Rural Appalachian Students
The Appalachian region comprises 420 counties, of which 107 are classified as rural, across 13 states (ARC, 2017). Although most people in rural Appalachia are European American, they have a distinct culture and unique circumstances that differentiate them from Whites elsewhere (deMarrais, 1998). Rural Appalachia is characterized by a rich shared cultural heritage, including enduring values of familism, traditionalism, localism, and self-reliance, many of which influence attitudes toward education and vocation (Keefe, 2005).
Unfortunately, rural Appalachia remains a poorly understood and often pervasively stereotyped region. An important challenge is balancing a recognition of the cultural strengths and diversity of experiences among the population with a recognition that, despite significant progress, Appalachian residents continue to face many socioeconomic and health inequities relative to people living elsewhere in the country (ARC, 2017; deMarrais, 1998; PDA, Inc., Cecil G. Sheps Center for Health Services Research, & Appalachian Regional Commission, 2017). Twenty percent of Appalachian counties are classified as economically distressed, meaning they rank in the worst 10% of the nation on unemployment rate, per capita income, and poverty rate (ARC, 2017). Of importance, rural counties are more likely to be economically distressed compared with nonrural counties. In addition, college-going rates in the Appalachian region remain below the national average (ARC, 2017).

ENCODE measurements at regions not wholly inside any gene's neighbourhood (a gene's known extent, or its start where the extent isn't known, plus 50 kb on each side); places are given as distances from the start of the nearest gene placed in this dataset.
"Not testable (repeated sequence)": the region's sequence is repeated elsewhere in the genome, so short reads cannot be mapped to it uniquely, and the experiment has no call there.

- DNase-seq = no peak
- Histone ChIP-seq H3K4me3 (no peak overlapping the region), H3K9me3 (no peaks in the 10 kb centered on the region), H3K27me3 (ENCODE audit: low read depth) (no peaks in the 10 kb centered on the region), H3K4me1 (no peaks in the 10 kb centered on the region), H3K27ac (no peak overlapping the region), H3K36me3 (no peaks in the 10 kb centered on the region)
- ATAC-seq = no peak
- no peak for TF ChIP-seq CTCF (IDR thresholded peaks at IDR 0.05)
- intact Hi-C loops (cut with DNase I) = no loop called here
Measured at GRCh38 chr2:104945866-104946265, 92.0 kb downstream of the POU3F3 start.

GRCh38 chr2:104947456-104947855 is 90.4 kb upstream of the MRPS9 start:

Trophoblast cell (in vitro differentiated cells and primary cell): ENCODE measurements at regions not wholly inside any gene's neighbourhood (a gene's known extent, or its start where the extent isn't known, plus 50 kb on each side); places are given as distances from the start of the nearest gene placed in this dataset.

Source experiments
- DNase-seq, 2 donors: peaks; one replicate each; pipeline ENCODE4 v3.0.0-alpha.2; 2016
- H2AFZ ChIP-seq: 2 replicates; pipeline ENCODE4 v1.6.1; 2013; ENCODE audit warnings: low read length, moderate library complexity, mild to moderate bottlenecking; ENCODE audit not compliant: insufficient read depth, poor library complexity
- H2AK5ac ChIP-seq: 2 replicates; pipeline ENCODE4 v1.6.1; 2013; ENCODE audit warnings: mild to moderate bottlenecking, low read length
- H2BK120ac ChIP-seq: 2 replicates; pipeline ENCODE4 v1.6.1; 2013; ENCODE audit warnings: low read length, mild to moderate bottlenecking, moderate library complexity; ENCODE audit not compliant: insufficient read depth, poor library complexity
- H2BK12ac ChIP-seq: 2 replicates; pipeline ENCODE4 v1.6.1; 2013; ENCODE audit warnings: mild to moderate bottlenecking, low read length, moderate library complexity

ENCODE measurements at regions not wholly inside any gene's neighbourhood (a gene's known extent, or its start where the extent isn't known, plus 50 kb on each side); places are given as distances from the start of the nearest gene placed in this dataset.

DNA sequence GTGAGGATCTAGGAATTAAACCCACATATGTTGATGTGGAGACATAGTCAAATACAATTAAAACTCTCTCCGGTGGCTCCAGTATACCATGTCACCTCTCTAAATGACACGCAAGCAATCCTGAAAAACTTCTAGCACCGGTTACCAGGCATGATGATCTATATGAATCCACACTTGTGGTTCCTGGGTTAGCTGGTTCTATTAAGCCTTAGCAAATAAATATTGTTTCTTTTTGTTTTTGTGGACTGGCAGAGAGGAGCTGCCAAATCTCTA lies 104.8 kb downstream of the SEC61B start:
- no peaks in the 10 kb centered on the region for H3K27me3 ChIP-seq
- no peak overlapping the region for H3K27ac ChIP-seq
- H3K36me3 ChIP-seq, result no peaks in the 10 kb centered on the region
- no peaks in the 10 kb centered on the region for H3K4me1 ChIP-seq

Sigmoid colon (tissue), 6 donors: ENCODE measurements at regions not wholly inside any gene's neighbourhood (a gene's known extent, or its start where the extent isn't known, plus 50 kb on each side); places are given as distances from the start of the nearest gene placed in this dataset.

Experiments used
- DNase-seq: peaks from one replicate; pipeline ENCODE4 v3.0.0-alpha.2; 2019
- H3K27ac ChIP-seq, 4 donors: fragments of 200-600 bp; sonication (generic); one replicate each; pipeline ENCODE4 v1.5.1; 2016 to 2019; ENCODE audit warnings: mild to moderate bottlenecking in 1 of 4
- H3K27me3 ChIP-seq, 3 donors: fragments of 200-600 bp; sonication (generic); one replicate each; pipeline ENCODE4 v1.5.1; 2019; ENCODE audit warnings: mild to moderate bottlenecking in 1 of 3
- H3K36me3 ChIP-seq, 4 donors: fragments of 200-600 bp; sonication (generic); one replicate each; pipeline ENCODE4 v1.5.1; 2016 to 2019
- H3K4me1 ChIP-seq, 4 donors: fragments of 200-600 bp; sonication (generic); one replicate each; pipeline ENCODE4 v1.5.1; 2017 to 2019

In light of these lower rates of postsecondary education, many high school students in rural Appalachia are likely to be PFGCSs. PFGCSs are high school students who would be the first in their families to pursue a college education. Many PFGCSs benefit from additional support for college-going because they are less likely to have had role models, such as relatives, family friends, or other community members, who attended college. Additionally, previous research indicates that PFGCSs, compared with their non-first-generation peers, tend to rate themselves lower academically and are more likely to endorse plans to enter the workforce directly after high school (Gibbons, Borders, Wiles, Stephan, & Davis, 2006). Furthermore, FGCSs demonstrate lower educational expectations and aspirations and are less likely to choose a STEMM major (Chen, 2005) than students whose parents attended college. Low-income FGCSs tend to have fewer and lower quality learning experiences in math/science and report lower confidence in academic performance than students whose parents went to college (e.g., Bloom, 2007). These unique characteristics may also negatively affect STEMM career interests.
Both FGCSs and women, in general, are underrepresented among those persisting in...